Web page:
College of Arts and Communication


Dayne Farris

Dayne Farris is earning his B.S. in Media Arts and Game Development with an emphasis in Gaming Technology with a minor in Web Development and Administration. His love for computer science and creating video games drew him to the MAGD program.


What led you to choosing your field of study?
"I chose MAGD for my deep passion for the world of video games. I began playing video games when I was about 5 years old on my Gameboy color. After many years and many different game systems, I played my first ever online game known as Halo 3. This is the game that I have a deep connection with as many of my favorite memories of playing video games stems from this game. I first found out about game development in 2013 when I was almost able to go to a game studio to playtest one of their new titles! This experience led me to researching game development late through high school and realizing that it was a real possibility."


Why did you come to UW-Whitewater?​ 
"As I was searching for the right university for me, UW-Whitewater was one of the few universities in Wisconsin that offered a program in game development. Once I began looking through the curriculum of MAGD, I found that there were a variety of great options for me as an aspiring developer."


Share a class project with us?
"One project that I have created through this program is Requiem: The Lost Voices.Requiem is a horror game in which the player is trapped in a room where the key to escaping is to locate the lost voices throughout each level. This game was made for the GAMED (Game & Media Entertainment Developers) club game jam. A game jam is an event where groups of differing sizes attempt to create a game from scratch within a restricted time range around a provided theme. This game jam’s theme was 'Projection', and we were given a total of 48 hours to complete this project. Our group was composed of 6 individuals who worked on audio, programming, level design, and story. If you would like to play Requiem: The Lost Voices there is a link to download it here:"


What’s your favorite part about being in MAGD at UW-Whitewater? 
"My favorite part of being in the MAGD program is being able to learn  not just the technology of game development, but also focusing on the design aspects too. Outside of the MAGD curriculum, there have also been a lot of extra curricular activities that I have taken part in that have been an awesome part of my journey. For example, the GAMED club has introduced me to many other students in the major, as well as some industry professionals! I have participated in several game jams through the club, and we have all produced some great projects together as developers. New to me this semester, I have been working with Bill Miller in the Motion Capture studio. Motion Capture is the process of recording patterns of movement digitally for the purpose of animating a digital character for a video game. This has been an extremely useful resource to have available on campus and I am planning on using this studio to create my own animations for future projects."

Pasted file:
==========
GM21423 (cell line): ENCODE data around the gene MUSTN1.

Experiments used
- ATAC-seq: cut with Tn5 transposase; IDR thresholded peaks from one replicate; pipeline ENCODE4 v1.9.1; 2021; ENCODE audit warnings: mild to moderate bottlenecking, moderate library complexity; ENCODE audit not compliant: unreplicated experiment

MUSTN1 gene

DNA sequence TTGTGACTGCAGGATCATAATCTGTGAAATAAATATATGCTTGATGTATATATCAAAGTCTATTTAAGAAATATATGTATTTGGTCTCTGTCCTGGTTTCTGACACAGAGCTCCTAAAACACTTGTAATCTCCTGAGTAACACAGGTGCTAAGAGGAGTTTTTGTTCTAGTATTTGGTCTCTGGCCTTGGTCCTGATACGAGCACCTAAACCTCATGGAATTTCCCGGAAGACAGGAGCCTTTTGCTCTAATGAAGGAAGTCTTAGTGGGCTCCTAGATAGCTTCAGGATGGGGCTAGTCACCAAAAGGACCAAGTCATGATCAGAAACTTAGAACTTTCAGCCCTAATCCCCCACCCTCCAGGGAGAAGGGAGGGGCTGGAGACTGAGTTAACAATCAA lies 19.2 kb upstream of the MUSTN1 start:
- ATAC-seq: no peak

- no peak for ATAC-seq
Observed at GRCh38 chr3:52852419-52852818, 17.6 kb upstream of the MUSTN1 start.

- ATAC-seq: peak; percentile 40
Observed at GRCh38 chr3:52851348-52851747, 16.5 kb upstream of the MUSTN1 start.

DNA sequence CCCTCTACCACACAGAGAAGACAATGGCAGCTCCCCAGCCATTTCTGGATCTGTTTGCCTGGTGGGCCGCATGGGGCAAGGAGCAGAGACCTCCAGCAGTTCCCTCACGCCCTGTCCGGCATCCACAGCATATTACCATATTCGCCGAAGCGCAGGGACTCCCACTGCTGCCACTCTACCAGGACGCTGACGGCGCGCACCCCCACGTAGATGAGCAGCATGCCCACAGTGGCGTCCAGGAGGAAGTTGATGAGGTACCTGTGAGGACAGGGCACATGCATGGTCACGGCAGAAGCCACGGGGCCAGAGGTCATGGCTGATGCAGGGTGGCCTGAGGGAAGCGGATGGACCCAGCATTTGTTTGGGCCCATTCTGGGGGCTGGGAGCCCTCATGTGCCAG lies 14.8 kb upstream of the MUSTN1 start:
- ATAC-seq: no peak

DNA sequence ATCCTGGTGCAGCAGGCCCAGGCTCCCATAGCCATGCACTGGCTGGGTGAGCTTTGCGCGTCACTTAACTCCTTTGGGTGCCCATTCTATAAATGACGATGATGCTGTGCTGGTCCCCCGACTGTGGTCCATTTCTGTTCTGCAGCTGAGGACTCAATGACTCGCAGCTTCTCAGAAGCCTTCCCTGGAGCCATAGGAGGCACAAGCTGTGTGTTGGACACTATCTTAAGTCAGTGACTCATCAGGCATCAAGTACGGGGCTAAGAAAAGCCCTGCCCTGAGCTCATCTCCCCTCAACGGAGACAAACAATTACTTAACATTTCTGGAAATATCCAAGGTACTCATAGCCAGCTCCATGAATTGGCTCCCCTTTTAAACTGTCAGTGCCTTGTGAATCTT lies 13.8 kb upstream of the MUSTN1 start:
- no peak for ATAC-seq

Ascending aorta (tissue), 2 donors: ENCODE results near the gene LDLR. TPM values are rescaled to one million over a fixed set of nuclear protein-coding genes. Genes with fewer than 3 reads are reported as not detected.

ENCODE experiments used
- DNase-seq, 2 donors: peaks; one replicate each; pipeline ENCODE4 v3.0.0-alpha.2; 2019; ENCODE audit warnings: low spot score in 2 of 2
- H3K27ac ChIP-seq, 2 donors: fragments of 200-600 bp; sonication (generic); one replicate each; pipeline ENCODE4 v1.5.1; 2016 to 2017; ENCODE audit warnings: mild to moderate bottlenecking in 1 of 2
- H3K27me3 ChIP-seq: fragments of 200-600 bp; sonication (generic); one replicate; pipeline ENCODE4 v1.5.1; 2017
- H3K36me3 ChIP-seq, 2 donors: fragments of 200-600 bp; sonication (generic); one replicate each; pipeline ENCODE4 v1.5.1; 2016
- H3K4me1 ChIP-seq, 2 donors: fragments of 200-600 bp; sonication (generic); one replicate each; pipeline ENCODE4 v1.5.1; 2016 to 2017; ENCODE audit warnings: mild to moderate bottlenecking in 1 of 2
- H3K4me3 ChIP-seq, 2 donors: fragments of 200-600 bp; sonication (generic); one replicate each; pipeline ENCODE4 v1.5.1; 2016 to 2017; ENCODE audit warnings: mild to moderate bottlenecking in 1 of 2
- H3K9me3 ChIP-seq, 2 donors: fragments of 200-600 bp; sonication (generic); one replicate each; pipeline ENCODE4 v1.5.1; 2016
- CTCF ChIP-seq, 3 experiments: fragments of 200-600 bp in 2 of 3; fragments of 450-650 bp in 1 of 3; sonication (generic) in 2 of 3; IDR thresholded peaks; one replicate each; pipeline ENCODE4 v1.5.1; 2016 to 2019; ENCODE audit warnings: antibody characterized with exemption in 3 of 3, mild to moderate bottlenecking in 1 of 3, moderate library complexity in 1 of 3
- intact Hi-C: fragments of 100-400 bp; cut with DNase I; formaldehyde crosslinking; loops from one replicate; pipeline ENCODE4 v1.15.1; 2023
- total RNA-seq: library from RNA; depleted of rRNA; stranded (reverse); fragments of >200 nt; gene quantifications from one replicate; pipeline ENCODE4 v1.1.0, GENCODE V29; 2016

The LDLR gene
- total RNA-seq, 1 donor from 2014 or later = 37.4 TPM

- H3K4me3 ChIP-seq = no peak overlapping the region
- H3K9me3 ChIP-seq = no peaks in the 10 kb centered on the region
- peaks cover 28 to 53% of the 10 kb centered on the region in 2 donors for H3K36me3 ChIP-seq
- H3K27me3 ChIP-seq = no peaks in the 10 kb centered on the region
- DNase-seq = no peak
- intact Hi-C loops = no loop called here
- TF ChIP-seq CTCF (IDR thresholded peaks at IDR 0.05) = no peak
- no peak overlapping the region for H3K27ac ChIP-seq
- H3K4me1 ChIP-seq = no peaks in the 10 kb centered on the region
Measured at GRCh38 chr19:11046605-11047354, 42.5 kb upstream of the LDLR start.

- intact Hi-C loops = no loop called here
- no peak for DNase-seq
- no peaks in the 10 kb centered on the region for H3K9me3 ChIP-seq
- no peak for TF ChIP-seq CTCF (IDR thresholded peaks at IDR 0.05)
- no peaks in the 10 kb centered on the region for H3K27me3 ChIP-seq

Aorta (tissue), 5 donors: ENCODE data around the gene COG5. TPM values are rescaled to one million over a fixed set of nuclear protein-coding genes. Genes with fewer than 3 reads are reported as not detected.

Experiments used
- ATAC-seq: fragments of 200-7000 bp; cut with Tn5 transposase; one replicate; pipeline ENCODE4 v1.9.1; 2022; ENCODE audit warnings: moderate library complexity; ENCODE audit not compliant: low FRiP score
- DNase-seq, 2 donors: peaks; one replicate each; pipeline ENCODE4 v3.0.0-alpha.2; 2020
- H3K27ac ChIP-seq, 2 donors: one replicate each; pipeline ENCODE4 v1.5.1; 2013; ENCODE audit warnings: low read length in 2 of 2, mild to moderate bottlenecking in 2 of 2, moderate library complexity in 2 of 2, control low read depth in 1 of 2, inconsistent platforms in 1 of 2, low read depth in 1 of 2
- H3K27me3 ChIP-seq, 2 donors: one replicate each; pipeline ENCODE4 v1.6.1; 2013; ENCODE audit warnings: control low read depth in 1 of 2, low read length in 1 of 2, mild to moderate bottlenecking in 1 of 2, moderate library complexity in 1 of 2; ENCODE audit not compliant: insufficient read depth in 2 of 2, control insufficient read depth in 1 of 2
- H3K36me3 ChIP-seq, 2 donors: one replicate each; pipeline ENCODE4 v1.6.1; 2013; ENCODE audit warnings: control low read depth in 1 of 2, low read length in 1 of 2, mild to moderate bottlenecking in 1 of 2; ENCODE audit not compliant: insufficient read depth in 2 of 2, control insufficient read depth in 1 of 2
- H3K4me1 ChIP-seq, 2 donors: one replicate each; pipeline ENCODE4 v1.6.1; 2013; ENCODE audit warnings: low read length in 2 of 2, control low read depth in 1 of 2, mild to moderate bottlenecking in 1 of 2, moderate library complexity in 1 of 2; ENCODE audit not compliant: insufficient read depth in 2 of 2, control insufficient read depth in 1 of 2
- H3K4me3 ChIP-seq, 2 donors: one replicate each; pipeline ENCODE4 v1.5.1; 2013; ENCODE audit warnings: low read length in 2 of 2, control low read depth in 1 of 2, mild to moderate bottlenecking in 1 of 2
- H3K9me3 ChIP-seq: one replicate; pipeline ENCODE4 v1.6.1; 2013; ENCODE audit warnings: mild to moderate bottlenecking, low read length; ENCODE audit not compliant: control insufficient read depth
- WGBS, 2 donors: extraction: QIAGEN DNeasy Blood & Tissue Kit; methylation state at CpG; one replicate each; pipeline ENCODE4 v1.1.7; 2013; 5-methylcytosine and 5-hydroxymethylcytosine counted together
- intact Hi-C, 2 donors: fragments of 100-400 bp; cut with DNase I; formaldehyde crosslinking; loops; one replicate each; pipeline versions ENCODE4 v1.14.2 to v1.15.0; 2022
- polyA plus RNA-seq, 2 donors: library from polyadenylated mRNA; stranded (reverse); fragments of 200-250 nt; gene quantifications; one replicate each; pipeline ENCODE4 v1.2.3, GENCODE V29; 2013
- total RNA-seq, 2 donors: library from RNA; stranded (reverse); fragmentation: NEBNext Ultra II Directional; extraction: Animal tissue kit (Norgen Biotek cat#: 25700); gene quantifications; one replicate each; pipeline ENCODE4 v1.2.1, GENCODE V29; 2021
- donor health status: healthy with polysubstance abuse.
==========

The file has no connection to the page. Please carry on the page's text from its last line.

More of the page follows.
What’s your favorite part about being a Warhawk? 
"My favorite part of being a Warhawk has been the opportunity to connect with students and staff. While I began attending the main campus of UW-Whitewater after completing my General Education in 2020, I had already developed many great relationships with other students in the GAMED student organization. I have also developed great connections with my professors by showing my dedication and passion to becoming a strong game developer in the industry."


What do you hope to do after graduation? 
"After graduating, I plan to work at a gaming studio as a gameplay engineer, level designer, or UI/UX designer working on video games that will be enjoyed across the world. In the first five years out of college, I am going to attempt to work at a local studio in the Madison based area in Wisconsin. While working at a studio and expanding my skills in the industry, I plan to continue working on solo development through projects of my own to hopefully one day be lucky enough to create my own studio."


Favorite class to date?
My favorite course I have taken through Whitewater has to be MAGD 272 with professor Nick Hwang. This course studied game development through the Unity game engine. My favorite part of this class was learning how to develop games through a modern game engine. Attempting to learn a game engine can be a daunting task, but this course really laid out the framework of how to develop a game through Unity. After developing my final in Unity, I have now developed several new games all using a lot of the framework I learned throughout 272."

Learn more about a degree in MAGD